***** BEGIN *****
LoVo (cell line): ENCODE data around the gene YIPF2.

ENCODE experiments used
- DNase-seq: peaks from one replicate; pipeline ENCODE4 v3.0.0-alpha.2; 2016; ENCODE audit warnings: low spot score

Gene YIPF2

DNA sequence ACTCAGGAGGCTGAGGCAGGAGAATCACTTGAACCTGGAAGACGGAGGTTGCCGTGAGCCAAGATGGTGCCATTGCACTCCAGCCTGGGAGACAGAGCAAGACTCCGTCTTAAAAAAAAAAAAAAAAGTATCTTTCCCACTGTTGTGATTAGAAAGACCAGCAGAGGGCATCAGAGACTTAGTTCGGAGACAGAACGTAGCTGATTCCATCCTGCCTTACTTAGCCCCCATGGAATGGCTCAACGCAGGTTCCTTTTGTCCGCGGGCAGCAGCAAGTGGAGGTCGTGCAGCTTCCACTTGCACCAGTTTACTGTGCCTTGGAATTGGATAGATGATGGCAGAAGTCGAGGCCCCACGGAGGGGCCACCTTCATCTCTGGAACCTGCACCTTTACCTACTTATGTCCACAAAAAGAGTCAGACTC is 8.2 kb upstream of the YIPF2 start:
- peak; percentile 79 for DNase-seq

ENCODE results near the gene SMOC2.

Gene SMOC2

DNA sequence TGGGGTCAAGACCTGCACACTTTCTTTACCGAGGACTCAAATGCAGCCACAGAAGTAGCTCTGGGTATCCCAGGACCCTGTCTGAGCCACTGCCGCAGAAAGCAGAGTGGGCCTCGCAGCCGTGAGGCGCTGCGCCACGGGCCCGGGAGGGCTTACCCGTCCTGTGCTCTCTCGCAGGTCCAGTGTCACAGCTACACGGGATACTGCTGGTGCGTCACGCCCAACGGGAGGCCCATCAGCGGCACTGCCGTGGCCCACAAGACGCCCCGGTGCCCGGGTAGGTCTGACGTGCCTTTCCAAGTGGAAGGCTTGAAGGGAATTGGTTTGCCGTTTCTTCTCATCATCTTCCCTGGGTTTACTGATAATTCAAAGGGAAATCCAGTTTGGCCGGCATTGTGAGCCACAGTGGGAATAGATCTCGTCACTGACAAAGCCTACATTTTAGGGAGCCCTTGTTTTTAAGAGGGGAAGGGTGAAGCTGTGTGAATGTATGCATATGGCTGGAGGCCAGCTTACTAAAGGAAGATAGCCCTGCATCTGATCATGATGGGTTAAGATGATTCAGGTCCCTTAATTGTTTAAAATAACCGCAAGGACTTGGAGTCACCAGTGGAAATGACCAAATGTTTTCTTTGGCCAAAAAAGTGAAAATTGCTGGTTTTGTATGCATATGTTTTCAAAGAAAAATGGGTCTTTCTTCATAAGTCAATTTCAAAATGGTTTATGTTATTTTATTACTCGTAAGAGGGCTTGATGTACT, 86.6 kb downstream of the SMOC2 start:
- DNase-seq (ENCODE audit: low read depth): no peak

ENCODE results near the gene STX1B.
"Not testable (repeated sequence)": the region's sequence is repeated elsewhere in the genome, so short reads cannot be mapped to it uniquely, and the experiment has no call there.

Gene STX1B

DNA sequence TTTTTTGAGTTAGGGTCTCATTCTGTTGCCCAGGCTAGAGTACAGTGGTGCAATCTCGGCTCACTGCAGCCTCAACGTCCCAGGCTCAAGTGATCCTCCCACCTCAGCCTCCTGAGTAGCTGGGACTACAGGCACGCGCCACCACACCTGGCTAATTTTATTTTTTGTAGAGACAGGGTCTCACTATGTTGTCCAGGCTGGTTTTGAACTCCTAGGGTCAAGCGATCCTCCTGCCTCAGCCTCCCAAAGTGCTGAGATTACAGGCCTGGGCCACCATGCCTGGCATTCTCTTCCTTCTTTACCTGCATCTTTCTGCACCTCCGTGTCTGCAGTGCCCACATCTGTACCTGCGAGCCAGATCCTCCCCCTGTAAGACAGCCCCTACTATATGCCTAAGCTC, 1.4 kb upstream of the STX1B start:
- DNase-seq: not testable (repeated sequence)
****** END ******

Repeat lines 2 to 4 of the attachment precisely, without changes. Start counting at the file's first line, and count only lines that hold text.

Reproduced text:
ENCODE experiments used
- DNase-seq: peaks from one replicate; pipeline ENCODE4 v3.0.0-alpha.2; 2016; ENCODE audit warnings: low spot score

Gene YIPF2